Published: Oct. 31, 2023

Many students have a lot to balance with schoolwork, extracurriculars and other responsibilities that arise near the end of the semester. 

Amid all that stress, decisions that violate the Student Code of Conduct can occur. For example, underage drinking, disputes among individuals or unreasonable noise can lead to violations. 

CU Boulder has resources to help students navigate these challenging situations and grow from their experiences. Here are positive steps you can take if you find yourself in trouble. 

Engage with the Office of Student Conduct & Conflict Resolution

Students can be referred to Student Conduct & Conflict Resolution (SCCR) for an alleged violation of the Code of Conduct on or off campus. Anyone can refer a student to SCCR if they believe there was a violation. Boulder Police Department and CU Police Department also refer students to SCCR. 

When SCCR receives a referral, they email the referred student a resolution meeting letter which includes instructions on how to sign up for a meeting. This letter is not a penalty or sentencing. It is an opportunity for you to work with SCCR to reflect on and repair any harm caused when you may have violated the Code of Conduct. The letter invites you to meet with a resolution specialist who can help you through the conduct process. 

The resolution meeting is a chance to tell your side of the story. The student conduct process treats students fairly and openly and follows due process. If you are found responsible for violating the Student Code of Conduct, you may be assigned resolution outcomes such as:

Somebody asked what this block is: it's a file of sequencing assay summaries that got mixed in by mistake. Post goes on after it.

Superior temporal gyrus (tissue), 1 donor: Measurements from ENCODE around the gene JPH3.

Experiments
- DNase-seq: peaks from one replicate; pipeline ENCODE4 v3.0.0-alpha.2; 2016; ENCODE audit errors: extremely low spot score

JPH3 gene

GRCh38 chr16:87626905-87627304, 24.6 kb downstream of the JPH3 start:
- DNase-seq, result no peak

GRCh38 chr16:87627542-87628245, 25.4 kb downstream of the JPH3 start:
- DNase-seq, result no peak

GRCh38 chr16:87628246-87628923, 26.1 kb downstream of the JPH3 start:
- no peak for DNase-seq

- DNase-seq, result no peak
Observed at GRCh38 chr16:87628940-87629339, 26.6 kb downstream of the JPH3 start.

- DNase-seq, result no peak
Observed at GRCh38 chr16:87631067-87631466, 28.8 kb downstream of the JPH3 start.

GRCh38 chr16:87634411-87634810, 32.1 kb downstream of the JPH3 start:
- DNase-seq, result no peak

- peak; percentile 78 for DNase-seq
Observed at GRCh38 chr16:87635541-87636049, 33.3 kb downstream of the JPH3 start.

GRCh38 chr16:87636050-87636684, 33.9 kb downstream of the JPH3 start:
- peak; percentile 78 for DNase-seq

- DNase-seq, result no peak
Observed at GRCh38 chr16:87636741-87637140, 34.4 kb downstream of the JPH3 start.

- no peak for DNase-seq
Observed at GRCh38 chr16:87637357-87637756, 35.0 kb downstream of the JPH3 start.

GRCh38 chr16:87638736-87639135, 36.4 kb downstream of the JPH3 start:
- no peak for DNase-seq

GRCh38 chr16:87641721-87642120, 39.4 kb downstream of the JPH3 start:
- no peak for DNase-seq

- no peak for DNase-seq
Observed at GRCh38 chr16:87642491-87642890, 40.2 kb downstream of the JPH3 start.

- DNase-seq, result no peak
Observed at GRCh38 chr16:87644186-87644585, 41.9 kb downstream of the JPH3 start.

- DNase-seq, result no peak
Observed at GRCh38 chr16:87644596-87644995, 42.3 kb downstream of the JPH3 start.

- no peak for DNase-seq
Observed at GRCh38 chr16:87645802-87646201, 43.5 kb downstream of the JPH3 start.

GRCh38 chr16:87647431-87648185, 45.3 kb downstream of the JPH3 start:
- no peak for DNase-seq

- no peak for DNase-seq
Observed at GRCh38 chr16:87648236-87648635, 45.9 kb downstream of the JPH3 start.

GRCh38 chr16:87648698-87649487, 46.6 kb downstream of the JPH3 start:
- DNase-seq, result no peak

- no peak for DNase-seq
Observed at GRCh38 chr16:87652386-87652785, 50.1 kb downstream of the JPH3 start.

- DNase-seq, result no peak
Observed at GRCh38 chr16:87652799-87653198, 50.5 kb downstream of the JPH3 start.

• Educational classes.  
  • Restorative justice. 
  • Other outcomes that impact your student status at CU.

Know that your resolution specialist is there to help

Resolution specialists are an excellent resource. They can guide you through the conduct process and help you reflect on the incident.  

The resolution team is open to discussing the conduct process and policies to ensure students feel prepared and comfortable. The meeting with your resolution specialist is also a great time to address specific questions about navigating the Code of Conduct moving forward. 

Resolution specialists help determine if resources are available on campus or in the Boulder community that can assist you in creating a personal plan to minimize or eliminate harm in the future. The specialists can connect you with educational opportunities through on-campus partners such as: 

Take that next step to go beyond what’s required of you to repair any harm caused

The CU Restorative Justice Program (CURJ) helps empower students to repair harm and make things right. The program’s goal is to help students recognize that their mistakes impacted more people than just themselves. Plus, should you be referred to CURJ during the conduct process, you will have a say in what you can do to repair harm.  

Restorative justice allows you to share your story with others in the community. This can include your hall director, resident advisor, roommate, friends, classmates, professors, instructors, off-campus neighbors or volunteers who work with CURJ. Together, you and those impacted address the harms of your actions and develop a plan to make things right. 

There are endless ways that you can go about repairing harm. Some examples include: 

  • Delivering care packages to neighbors. 
  • Volunteering at food banks. 
  • Supporting Buff Pantry. 
  • Writing letters of apology and appreciation. 
  • Sharing your story with your friends and classmates. 

Even if you were not referred to CURJ, you can still take similar steps to repair harm in a safe and healthy way. You can continue to reflect on your actions to determine if there are additional impacts you want to address with friends and family or the greater campus and Boulder communities. 

You can also get involved with CURJ to support your peers during difficult times. Students can volunteer as community representatives, train as facilitators or intern with CURJ. Anyone interested in those opportunities should email  

If you have questions about the conduct process, email